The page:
- (void)cloneDocumentAction:(id)sender {
    // make a new untitled - have it read our document:
    NSMutableDictionary *doc = [self workDocumentDictionary];
    MyDocument *newDoc = [[NSDocumentController sharedDocumentController]
openUntitledDocumentOfType:DocumentType display:NO];
    [doc removeObjectForKey:WorkKey];
    [newDoc loadDataRepresentation:[[doc description] dataUsingEncoding:NSASCIIStringEncoding] 
    ofType:DocumentType];
    [newDoc makeWindowControllers];
    [[[newDoc windowControllers] objectAtIndex:0] showWindow:self];
}

Instead of hiring programmers, why not let the entire Cocoa team at Apple be your engineers? When you use the Kit and Apple puts in new functionality and bug fixes, your application automatically gains these features and fixes. Your efforts should be focused on creating a mapping between the real world problems you are solving and the objects that represent them. Which brings me to my next point:

Put The Code Where It Belongs

One of the biggest challenges facing newcomers to Object Oriented Programming is placing code in the right object. Because many of us grew up with "procedural" languages like Basic, Pascal, and C, and because old habits die hard, we need to let go of trying to tell things what do to do, and instead, let them figure it out for themselves. Let's say we have a document which is a list of pages, which contains a list of graphics, which are simple graphics or groups, which contain a list of graphics, which are graphics or groups which contain, etc... And let's say we want to set the "isVisible" state of all the graphics in the document.

The procedural approach would be to assume absolute knowledge over this hierarchy, and you'd blithely code something like this:

@implementation MyDocument
// please don't do this!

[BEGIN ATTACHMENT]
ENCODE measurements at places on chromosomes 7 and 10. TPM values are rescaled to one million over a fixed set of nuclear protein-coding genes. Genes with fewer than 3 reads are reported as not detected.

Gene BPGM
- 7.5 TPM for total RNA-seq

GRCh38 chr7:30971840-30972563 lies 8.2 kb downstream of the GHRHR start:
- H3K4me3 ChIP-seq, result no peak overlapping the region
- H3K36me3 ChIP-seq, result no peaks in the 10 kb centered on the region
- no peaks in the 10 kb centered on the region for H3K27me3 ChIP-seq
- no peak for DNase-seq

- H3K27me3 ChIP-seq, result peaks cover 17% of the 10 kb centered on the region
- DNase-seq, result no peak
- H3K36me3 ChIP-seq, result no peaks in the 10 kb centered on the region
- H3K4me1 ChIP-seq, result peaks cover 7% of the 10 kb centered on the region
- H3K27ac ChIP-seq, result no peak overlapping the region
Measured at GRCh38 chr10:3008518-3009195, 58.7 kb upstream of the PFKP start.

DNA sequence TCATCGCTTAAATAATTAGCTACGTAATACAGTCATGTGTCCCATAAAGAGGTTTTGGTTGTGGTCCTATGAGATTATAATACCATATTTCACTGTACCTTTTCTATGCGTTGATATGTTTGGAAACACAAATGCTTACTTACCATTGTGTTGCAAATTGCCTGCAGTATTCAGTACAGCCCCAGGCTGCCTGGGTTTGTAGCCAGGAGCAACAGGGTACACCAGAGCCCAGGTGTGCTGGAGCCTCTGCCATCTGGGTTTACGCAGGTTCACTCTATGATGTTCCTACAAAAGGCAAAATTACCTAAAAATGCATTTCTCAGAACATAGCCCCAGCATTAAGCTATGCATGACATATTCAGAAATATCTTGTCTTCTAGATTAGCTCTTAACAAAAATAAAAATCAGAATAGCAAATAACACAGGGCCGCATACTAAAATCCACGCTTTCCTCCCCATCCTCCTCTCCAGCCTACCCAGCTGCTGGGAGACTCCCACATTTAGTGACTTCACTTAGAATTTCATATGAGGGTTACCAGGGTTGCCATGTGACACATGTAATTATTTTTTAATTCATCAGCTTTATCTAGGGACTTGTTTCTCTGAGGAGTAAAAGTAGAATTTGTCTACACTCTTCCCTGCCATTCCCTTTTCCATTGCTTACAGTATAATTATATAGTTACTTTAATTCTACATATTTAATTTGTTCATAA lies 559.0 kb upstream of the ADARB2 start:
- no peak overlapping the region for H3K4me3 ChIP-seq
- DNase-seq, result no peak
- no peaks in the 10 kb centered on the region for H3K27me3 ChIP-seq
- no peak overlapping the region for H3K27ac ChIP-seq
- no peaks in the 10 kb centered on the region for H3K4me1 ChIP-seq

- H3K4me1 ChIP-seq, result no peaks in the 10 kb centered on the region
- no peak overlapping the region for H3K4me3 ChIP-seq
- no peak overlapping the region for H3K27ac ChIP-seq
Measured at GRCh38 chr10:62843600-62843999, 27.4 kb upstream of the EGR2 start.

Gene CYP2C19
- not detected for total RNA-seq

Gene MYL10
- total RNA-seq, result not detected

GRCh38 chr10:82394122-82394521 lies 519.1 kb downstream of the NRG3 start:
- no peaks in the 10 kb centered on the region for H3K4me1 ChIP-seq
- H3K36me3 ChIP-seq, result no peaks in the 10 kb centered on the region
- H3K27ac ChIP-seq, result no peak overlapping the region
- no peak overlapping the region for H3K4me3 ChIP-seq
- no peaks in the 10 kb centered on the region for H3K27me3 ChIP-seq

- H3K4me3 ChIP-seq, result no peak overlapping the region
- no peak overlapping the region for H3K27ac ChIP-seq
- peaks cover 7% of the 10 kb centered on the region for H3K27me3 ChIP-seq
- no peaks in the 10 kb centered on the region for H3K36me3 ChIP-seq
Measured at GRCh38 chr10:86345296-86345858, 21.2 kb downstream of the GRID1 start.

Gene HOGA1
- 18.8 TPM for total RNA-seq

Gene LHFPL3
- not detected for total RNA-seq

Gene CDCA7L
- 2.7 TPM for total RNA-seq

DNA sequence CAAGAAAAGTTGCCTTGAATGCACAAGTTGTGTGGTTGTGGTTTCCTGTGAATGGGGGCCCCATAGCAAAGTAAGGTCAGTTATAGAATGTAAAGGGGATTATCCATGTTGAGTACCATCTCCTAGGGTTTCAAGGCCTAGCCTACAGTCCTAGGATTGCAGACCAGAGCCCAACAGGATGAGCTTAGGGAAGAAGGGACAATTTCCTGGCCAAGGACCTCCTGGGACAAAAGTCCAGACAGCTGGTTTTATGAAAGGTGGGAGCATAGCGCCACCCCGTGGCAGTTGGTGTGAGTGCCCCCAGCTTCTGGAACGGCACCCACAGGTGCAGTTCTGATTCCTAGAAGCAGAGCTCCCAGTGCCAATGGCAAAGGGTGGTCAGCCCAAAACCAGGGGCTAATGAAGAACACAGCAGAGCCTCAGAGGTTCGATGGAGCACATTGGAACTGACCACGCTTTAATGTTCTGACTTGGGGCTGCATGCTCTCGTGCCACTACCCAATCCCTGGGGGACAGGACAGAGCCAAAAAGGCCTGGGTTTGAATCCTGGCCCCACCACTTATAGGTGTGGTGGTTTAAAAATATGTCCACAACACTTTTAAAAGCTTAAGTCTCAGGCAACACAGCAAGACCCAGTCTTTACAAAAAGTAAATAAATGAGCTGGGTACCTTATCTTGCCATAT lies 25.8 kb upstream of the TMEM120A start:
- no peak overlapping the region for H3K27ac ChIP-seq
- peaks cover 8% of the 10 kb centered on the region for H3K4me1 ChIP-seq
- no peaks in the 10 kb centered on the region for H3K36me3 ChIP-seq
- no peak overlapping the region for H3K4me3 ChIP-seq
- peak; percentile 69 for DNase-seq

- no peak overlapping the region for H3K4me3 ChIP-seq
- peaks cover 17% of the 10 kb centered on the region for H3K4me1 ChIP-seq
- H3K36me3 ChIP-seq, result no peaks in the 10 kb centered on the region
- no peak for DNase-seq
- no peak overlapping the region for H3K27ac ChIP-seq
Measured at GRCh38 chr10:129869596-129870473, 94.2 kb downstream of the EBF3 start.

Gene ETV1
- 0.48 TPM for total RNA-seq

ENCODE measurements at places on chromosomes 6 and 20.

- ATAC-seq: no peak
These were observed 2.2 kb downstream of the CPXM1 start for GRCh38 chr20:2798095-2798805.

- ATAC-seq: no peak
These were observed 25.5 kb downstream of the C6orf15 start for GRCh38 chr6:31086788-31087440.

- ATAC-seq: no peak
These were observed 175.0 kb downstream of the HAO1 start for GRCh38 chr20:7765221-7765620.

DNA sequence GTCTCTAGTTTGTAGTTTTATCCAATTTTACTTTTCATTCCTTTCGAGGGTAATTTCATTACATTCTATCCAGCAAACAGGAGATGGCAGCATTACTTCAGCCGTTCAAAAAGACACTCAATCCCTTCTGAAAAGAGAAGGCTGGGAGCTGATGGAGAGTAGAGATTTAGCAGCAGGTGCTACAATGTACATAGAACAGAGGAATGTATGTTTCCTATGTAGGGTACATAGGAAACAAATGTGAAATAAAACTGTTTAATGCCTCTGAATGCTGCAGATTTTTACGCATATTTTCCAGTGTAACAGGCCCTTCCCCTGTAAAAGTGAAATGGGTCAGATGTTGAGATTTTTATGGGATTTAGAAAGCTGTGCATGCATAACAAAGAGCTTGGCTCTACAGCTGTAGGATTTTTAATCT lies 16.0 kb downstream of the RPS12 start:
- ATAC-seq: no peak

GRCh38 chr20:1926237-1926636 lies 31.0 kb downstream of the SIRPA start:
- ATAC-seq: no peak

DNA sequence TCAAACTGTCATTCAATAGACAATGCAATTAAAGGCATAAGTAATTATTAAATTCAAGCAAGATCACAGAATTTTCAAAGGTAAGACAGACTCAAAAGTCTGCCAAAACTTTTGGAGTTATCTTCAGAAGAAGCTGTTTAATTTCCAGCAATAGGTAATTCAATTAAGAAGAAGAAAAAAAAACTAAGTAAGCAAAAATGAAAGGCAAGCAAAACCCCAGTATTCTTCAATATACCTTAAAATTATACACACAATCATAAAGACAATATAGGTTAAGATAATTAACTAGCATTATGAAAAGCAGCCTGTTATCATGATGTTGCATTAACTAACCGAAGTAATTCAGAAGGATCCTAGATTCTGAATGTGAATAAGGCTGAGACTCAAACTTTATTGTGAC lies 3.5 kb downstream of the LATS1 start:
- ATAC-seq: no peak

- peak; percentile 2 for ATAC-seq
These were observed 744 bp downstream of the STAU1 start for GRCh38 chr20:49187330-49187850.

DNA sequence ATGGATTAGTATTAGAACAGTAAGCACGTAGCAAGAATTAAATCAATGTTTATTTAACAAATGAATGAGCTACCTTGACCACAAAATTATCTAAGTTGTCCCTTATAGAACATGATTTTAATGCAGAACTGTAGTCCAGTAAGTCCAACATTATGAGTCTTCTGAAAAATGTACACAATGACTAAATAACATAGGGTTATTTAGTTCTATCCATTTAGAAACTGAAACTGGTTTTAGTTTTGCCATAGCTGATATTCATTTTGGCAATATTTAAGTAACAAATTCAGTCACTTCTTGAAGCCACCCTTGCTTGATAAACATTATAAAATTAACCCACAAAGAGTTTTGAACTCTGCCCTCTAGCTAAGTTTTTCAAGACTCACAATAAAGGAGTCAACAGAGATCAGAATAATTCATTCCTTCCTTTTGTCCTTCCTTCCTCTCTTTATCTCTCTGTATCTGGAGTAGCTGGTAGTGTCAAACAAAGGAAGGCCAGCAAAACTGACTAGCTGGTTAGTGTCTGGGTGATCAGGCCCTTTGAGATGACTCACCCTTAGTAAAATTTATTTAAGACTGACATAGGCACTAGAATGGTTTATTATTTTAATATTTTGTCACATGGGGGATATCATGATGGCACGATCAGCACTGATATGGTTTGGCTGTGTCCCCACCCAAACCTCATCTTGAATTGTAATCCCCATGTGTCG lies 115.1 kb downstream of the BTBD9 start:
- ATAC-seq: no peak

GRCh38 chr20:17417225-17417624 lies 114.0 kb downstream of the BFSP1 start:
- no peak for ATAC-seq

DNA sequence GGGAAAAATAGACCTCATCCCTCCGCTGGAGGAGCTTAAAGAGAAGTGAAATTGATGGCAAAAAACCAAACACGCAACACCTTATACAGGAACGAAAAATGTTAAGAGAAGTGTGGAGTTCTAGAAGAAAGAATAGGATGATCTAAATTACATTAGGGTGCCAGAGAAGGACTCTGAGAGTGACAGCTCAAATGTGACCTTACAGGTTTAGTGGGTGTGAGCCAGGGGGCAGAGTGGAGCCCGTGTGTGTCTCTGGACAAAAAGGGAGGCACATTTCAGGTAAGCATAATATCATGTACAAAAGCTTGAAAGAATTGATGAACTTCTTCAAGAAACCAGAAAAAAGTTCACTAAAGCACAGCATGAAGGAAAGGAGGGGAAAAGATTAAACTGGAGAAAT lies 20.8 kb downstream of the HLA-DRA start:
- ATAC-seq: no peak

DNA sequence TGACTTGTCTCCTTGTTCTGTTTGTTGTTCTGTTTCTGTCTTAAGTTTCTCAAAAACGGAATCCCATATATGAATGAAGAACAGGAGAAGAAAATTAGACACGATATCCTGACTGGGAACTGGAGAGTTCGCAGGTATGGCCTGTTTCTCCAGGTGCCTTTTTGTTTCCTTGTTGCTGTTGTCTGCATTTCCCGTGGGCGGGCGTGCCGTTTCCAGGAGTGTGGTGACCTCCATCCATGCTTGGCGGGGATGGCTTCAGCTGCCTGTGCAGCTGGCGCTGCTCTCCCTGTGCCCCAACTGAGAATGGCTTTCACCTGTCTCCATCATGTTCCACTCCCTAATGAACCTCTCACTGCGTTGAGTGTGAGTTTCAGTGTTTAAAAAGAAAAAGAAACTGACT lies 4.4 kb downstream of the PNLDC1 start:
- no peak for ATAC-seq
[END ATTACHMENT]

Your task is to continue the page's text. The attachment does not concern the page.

- (void)setAllObjectsVisible:(BOOL)isVisible {
    unsigned int i, pageCount = [_pages count];
    for (i = 0; i < pageCount; i++) {
        Page *p = [_pages objectAtIndex:i];
        NSArray *graphics = [p graphics];
        unsigned int j, graphicsCount = [graphics count];
        for (j = 0; j < graphicsCount; j++) {
            Graphic *g = [graphics objectAtIndex:j];
            if ([g isKindOfClass:[Group class]) {
                NSArray *groupGraphics = [g graphics];
                unsigned k,groupGraphicsCount = [groupGraphics count];
                for (k = 0; k < groupGraphicsCount; k++) {
   // since this only recurses one level, this code is wrong as
   // well as very hard to read and maintain!!!
   Graphic *groupedGraphic = [groupGraphics objectAtIndex:k];
   [k setVisible:isVisible];
                }
            else [g setVisible:isVisible];
        }
    }
)
// the OO way:
@implementation MyDocument
- (void)setAllObjectsVisible:(BOOL)isVisible {
     [_pages makeObjectsPerformSelector:@selector(setAllObjectsVisible:) withObject:(id)isVisible];
}
...
@implementation Page
- (void)setAllObjectsVisible:(BOOL)isVisible {
     [_graphics makeObjectsPerformSelector:@selector(setVisible:) withObject:(id)isVisible];
}
....
// groups need to recurse down the hierarchy until individual graphics
// are found...
@implementation Group
- (void)setVisible:(BOOL)isVisible {
    [_graphics makeObjectsPerformSelector:@selector(setVisible:) withObject:(id)isVisible];
}
@implementation Graphic
- (void)setVisible:(BOOL)isVisible {
   // only do work if you absolutely have to - remember LAZY!
    if (_isVisible != isVisible) {
   // you'd probably do undo manager stuff here
   _isVisible = isVisible;
   // alert page we need to be redrawn
   [self tellMyPageToInvalidateMyBounds];
    }
}
...

Conclusion

The more you understand object oriented programming and Cocoa, the smaller and more reusable your applications will become. And they will load with lightning speed! But more importantly, you'll have less code to maintain which means less bugs, less headaches and more time to enjoy life.


Andrew Stone, CEO of Stone Design, www.stone.com, has been the principal architect of several solar houses and over a dozen Cocoa applications shipping for Mac OS X.